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12th December 2018

Who is wearing Brexit’s suicide vest now?

Jamie Chalmers looks at the Conservative cabinet in the wake of mass resignations over Brexit and how increasingly delicate democracy is looking within this government.
Who is wearing Brexit’s suicide vest now?
Photo: Elionas2 @Pixabay

The resignations of Ministers Sam Gyimah, Dominic Raab, and Shailesh Vara have unnerved the parliamentary Conservative Party. This mass defection is of such proportions that it might have impressed the author of the book of Exodus; the Prime Minister’s cabinet has become a material representation of her fractured credibility. Gyimah’s resignation on the first of the month has left the 23-person Conservative front bench with only one remaining person of colour; fitting, perhaps, when we consider the voting dynamics which precipitated the triggering of Article 50.

These defectors abandoned their Cabinet positions in protest against the Brexit deal. May even lost most of an entire familial generation in the resignations of the Johnson brothers. Alexander Boris De Pfeffel Johnson, who, as a man of the people, has wisely elected to go by the second of his many names, said of the Brexit deal: “We have wrapped a suicide vest around the British constitution and handed the detonator to Michel Barnier.”

Characteristically, he muddled understanding of the apparatus of martyrdom, the detonator on a suicide belt being customarily operated by the wearer. However, the sentiment behind this statement rings true, if not exactly as intended. The detonator, in this instance, is in the hands of a cross-bench coalition of both Remainers and Brexiteers. The vest is not worn by the British constitution alone; perceptive viewers will spot it under the Prime Minister’s jacket in the upcoming debate.

Across this fractured political hell-scape, cross-party calls for a ‘people’s vote’ are increasingly audible. Yet the line of argument used to support a second referendum is as hyperbolic as that which won the initial vote for the Brexiteers.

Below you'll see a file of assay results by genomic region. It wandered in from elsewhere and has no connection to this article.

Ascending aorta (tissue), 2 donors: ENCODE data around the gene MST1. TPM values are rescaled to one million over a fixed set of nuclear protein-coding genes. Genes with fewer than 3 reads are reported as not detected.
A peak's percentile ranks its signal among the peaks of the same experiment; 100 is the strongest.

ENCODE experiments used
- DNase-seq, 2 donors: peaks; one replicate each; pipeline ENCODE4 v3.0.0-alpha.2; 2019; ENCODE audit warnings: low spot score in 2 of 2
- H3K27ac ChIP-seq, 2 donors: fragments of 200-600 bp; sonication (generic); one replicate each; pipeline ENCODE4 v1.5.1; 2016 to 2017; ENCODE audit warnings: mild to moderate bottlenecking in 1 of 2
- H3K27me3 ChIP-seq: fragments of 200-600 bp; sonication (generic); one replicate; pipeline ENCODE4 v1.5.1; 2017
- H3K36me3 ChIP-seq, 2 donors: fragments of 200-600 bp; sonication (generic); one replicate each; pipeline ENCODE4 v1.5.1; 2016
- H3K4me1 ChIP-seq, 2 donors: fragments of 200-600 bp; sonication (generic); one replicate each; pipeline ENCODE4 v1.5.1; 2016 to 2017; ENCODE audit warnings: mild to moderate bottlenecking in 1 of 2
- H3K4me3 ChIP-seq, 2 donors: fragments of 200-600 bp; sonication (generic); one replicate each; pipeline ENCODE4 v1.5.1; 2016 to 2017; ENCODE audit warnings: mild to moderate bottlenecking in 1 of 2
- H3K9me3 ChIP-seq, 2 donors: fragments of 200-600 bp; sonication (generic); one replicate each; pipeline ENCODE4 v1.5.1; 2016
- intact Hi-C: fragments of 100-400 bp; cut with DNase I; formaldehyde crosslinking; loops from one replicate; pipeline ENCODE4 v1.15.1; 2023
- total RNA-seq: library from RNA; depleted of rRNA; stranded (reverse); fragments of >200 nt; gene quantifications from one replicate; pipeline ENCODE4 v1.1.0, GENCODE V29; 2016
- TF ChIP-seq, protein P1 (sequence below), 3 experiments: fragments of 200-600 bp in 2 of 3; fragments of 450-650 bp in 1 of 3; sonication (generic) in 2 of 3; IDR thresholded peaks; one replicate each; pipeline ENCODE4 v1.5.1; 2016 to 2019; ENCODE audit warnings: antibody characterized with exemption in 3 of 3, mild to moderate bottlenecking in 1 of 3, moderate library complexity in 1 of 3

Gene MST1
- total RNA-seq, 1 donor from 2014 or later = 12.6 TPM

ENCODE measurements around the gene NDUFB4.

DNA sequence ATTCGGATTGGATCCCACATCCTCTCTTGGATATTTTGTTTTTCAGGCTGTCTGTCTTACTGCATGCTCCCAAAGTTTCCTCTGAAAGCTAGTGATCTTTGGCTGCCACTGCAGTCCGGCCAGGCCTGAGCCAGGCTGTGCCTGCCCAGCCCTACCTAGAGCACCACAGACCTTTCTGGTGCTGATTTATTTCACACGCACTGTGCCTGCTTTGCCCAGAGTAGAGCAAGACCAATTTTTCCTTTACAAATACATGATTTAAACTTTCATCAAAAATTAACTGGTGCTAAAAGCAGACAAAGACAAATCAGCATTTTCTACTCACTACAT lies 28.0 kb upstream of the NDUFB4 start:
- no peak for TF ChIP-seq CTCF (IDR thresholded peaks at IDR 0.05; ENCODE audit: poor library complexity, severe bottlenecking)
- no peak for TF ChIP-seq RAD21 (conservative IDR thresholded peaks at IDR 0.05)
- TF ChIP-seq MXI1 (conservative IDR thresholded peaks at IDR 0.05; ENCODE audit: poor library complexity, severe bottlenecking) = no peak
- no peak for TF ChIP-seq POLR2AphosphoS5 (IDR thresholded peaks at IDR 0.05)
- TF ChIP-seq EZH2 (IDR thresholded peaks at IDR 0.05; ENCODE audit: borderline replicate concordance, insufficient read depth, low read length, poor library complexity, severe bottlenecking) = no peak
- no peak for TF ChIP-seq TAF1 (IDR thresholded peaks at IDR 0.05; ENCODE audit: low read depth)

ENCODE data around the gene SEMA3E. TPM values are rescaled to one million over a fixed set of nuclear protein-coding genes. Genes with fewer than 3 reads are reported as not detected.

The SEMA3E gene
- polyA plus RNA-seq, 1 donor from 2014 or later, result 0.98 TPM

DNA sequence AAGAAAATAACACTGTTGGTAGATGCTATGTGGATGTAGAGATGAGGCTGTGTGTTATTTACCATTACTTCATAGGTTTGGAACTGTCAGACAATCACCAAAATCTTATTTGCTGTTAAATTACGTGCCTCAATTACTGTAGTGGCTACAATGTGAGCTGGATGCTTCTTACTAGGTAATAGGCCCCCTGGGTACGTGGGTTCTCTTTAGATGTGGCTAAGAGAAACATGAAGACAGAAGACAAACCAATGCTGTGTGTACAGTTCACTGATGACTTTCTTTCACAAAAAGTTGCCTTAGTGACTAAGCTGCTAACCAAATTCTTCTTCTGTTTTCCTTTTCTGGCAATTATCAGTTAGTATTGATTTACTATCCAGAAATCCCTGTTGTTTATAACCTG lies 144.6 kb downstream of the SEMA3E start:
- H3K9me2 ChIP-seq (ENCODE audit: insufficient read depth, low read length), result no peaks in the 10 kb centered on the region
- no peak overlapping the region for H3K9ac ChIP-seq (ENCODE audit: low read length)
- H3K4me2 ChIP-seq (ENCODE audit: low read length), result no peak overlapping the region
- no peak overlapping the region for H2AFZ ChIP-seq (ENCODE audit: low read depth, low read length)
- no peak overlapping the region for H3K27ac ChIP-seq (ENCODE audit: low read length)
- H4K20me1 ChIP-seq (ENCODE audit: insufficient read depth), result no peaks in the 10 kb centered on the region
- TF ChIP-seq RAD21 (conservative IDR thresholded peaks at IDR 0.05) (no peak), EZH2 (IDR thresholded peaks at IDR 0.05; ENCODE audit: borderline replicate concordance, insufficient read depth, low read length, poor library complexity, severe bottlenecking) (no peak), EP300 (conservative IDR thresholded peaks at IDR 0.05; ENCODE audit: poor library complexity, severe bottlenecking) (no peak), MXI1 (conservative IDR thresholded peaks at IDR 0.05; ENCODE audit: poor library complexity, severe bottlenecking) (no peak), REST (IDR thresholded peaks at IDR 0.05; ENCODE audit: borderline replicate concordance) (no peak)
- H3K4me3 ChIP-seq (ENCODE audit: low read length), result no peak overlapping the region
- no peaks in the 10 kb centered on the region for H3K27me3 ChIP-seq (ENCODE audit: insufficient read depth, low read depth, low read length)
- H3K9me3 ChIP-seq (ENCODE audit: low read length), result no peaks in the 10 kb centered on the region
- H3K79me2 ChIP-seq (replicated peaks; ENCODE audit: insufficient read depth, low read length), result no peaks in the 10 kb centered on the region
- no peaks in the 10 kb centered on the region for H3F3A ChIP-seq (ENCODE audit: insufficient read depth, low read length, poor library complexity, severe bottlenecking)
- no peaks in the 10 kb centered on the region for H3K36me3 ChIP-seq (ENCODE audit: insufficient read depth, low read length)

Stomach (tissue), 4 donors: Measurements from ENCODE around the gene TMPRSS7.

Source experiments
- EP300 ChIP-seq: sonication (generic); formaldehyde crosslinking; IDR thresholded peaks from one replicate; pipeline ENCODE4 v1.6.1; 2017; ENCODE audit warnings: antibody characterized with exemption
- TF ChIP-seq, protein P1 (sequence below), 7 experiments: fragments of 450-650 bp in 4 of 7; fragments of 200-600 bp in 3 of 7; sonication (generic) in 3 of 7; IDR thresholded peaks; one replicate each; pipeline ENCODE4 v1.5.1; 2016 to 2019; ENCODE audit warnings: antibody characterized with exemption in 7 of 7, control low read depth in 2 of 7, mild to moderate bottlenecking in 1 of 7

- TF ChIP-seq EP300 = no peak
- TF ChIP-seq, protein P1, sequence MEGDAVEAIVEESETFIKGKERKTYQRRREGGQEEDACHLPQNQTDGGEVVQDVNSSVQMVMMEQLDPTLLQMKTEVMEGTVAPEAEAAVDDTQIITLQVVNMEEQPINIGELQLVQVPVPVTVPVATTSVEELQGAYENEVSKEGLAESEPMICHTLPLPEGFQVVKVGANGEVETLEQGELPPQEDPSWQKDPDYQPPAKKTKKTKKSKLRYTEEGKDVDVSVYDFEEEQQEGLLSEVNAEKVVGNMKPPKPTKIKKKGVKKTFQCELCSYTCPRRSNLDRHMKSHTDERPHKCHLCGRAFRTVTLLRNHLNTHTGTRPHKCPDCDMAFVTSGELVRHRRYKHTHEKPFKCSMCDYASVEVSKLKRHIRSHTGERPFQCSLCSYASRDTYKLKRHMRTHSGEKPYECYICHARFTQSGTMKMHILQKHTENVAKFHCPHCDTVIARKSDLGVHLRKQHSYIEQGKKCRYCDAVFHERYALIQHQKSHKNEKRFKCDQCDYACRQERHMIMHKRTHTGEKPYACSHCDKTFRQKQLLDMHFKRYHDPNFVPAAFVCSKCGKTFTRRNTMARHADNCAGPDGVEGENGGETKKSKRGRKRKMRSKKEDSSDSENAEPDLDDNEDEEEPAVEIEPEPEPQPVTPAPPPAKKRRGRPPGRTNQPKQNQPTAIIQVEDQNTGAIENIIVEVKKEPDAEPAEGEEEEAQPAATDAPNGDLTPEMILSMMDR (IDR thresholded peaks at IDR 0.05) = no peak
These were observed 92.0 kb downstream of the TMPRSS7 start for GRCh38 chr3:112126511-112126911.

This argument states, correctly, that the referendum result was built upon lies, but this is a trait shared with every other electoral process in recorded history. Electoral mistruths do not preclude democracy, rather they constitute its foundation. Is this system flawed? Clearly, and so to challenge the referendum result is to decry the continued fitness of the system itself.

The SNP accused pro-unionists of running a radically dishonest referendum campaign in 2014. Pro-unionists levied identical charges in return. Yet where were the appeals for a second ballot then?

One difference between these two cases lies in their relative effects. Brexit will be an economic catastrophe. Scotland’s failed secession, at least until 2020, will not. Yet when Theodore Parker coined the idea of a society ‘of the people, by the people, for the people’, he sensibly omitted to qualify that statement by adding, “as long as our majoritarian decisions make sound economic sense”.

Or perhaps the scale of deception is the central difference. If so, take a moment to recall the 8th November, 2016. Trump’s electoral victory was incontestably built on lies, not least the unconstitutional pledge to ban all Muslim immigration, and allegedly involved unprecedented illegality. The conduct of British political actors in 2016 was pious by comparison. Worse still, Trump lost the popular vote; his victory was ensured only by bureaucratic technicality.

Where were the British media’s calls for a US re-election? Where were the outraged backbenchers demanding democratic justice? The answer, it seems, is that their silence signified an understanding that democracy is democracy, whether its exercise delivers a result we consider palatable or otherwise.

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